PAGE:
If I am in a defensive position, I really do not see that I have lost any tactical advantage by announcing I am armed, aware of the BG's presence, and am prepared to shoot if necessary. I have just drawn a line in the sand, nothing more. If you are in a combat situation, outside, you may keep a tactical advantage by staying silent, inside , that advantage is moot.

Ask any LEO, or Soldier, or Marine, who has experience with clearing a building, they will tell you that ; Even knowing which room an armed person is in does not lessen that persons advantage to defend from inside by much, if any. Unless you are defending against an overwhelming force (SRT, large offensive force) You have lost no advantage, and might well diffuse the situation before violence erupts.
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Old July 12, 2009, 11:42 AM   #47
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Quote:
A lot of us out there look at these home invasions a lot different than you do........

We are not discussing a "home invasion" We are discussing the OP's response to his roommates bad decision making. As someone pointed out, this is not black/white, but has a shade of gray. Now, care to answer my question ?


Quote:
I would not expect your response to be any different than your normal (give the bad guy a break) slant on these type scenarios.

This has nothing to do with "giving the BG a break" It's about identifying a threat before you pull the trigger, you remember, one of the "Rules" ? Give yourself a break.
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Old July 12, 2009, 11:42 AM   #48
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The 911 system only works well if the community has a normally high IQ.Every phone system has only so many operating lines and people screening the calls.Having 100's of calls from people asking if there is school today because of snowfall can wreak havoc on a system.Happens all the time.
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Old July 12, 2009, 09:49 PM   #49
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OutCast: "Give yourself a break" quote:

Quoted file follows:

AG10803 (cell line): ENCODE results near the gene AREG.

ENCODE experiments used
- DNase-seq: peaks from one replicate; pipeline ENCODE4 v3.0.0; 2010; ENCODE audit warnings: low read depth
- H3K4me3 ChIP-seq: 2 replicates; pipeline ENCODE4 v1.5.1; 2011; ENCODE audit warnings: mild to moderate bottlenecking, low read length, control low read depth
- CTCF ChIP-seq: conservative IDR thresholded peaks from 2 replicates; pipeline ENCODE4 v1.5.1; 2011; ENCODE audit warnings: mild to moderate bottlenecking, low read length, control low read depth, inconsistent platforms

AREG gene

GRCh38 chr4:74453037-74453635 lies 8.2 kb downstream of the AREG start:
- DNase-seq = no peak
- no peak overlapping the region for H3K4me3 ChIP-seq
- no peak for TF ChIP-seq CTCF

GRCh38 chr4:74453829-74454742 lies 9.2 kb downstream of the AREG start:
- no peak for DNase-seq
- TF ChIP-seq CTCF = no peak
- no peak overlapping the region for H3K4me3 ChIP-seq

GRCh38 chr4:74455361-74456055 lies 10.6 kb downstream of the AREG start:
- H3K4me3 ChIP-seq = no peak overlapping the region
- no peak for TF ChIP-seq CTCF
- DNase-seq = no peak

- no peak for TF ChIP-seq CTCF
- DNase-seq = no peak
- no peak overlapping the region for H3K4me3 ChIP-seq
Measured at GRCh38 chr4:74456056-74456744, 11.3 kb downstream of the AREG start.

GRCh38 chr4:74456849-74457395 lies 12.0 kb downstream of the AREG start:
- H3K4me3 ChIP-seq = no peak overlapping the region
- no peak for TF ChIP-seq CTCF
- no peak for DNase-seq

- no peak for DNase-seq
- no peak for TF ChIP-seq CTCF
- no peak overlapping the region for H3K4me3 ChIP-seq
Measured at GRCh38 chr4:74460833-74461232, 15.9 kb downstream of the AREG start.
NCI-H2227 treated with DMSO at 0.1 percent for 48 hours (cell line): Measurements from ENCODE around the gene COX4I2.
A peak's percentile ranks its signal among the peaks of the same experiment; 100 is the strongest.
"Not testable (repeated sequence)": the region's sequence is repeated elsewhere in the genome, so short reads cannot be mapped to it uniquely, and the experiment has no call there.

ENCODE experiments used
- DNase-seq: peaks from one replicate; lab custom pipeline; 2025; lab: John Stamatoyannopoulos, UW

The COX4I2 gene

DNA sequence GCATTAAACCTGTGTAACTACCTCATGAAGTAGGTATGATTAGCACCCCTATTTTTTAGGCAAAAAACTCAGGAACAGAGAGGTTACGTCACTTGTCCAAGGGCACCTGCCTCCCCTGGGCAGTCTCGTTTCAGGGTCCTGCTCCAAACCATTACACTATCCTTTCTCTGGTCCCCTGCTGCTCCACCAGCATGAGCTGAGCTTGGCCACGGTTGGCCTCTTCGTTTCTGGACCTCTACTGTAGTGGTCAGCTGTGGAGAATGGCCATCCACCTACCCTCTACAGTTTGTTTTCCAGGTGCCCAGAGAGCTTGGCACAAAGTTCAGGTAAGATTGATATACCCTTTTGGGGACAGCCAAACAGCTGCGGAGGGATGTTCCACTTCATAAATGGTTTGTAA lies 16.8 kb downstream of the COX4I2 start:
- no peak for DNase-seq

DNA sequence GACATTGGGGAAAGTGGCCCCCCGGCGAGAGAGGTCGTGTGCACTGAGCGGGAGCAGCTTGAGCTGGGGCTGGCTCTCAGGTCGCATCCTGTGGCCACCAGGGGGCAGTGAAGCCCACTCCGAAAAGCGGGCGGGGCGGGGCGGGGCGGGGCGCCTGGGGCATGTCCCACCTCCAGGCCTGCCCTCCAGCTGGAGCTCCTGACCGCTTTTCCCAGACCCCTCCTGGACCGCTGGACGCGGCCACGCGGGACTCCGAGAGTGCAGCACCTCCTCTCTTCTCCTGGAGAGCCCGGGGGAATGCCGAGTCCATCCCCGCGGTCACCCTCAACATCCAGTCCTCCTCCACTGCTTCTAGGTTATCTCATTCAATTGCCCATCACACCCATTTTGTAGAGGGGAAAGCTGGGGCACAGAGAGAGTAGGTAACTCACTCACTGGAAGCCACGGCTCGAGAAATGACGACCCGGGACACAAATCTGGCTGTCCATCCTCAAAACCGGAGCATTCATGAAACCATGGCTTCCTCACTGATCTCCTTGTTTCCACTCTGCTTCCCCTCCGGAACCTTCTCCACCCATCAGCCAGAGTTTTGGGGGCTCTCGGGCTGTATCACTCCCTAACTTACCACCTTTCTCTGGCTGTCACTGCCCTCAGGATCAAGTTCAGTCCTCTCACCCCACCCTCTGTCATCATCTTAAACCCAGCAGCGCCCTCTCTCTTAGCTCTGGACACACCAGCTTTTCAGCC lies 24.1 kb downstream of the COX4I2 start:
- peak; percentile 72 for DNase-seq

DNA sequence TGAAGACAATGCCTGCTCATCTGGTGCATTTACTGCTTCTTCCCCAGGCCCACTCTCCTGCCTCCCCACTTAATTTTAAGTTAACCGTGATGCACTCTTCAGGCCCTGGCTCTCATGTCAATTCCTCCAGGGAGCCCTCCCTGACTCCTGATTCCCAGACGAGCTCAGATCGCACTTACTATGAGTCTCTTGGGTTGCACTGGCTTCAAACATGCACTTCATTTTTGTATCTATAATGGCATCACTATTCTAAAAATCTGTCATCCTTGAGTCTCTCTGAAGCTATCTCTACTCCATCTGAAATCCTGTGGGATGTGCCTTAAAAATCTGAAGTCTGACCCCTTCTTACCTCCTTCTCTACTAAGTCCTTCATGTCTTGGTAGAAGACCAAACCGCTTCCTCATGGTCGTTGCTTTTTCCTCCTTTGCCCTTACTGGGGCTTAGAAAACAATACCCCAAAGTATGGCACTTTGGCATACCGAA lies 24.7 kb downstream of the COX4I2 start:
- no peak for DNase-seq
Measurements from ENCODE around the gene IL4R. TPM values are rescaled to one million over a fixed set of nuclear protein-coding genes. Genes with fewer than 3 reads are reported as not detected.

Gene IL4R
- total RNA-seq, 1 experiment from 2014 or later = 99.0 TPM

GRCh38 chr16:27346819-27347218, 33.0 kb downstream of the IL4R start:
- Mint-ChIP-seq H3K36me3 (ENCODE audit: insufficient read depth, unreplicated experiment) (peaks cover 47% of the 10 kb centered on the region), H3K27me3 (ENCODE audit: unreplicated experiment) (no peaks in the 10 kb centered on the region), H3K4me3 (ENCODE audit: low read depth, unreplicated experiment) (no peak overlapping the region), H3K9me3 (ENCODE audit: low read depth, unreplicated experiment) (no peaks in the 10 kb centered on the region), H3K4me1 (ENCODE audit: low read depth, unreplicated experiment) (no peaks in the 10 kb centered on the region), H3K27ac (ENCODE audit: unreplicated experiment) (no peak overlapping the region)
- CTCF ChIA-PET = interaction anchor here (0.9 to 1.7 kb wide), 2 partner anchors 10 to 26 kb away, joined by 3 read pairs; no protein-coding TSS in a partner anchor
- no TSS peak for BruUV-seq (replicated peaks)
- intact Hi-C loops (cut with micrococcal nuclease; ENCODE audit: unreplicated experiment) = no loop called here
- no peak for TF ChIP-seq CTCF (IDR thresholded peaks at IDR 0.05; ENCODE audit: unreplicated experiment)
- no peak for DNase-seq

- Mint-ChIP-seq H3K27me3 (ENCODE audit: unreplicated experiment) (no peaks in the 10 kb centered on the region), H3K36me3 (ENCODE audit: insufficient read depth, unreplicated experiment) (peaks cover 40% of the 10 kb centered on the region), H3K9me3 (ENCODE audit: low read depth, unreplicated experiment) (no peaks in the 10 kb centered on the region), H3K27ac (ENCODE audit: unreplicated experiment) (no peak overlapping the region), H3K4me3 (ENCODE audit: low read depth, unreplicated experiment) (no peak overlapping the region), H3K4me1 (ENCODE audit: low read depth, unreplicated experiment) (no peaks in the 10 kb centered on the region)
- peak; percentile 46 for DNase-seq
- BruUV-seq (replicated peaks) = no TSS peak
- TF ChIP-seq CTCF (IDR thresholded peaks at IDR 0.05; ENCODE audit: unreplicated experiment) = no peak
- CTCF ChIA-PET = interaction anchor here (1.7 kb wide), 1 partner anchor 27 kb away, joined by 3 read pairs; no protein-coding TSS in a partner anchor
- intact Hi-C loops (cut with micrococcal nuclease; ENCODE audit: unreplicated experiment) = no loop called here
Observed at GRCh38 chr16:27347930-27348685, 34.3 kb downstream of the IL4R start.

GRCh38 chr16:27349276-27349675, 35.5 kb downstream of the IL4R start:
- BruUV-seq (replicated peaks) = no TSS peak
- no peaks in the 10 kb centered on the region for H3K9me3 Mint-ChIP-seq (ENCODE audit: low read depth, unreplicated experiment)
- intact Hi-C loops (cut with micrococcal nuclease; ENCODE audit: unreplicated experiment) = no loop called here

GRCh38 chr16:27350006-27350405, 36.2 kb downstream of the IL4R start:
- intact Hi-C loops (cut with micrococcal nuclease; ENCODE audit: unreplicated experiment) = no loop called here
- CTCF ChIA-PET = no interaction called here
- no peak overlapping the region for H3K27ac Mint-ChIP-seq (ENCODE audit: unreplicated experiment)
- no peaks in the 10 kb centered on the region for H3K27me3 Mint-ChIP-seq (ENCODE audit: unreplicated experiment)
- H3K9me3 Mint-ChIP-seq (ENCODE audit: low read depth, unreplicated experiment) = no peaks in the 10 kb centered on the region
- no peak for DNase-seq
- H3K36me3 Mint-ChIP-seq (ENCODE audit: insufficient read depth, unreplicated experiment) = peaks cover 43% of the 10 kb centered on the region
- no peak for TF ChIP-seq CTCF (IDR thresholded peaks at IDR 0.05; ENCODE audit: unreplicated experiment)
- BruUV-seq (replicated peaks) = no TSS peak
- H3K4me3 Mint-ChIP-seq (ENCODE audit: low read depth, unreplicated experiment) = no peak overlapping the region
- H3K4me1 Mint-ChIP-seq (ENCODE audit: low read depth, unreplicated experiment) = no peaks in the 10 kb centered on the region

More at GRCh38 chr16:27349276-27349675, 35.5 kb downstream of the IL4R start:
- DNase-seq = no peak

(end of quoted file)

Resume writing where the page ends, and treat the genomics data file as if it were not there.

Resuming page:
Yadda, Yadda, Yadda. The same old story. Don't do this and you shouldn't do that, etc., etc.

You need to give yourself a break and open YOUR eyes. You don't have all the answers my friend, (any more than I do). I am trying to explain about how I would handle these type scenarios in my home.

Try reading your own personal quote (at the bottom of each of your posts),
"Without freedom of THOUGHT, there can be no such thing as wisdom".... Exactly right! Other folks have ideas too.
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Old July 12, 2009, 10:08 PM   #50
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Problem is, some other folks personal ideas...

... would wind them up in prison, based on the things they say on this forum.

A lot of us know people who've startled friends and relatives when coming home unexpectedly. Probably more than a few of us have broken into our own homes, having mislaid keys or locked them in the car. Probably more than a few of us did this not wanting to wake up sleeping family, and not realizing quite how much noise we'd make raising that window that's never locked...

Probably more than a few of us have had roommates or relatives come home drunk, and try to enter the wrong doors.

Probably more than a few of us have had strangers mistake our place for our neighbor's down the road, with whom they are supposed to stay.

Shooting at things that go bump at the night is risky. Some folks seem pretty glib about the concept. Being prepared to defend doesn't mean you have to itch to pull a trigger.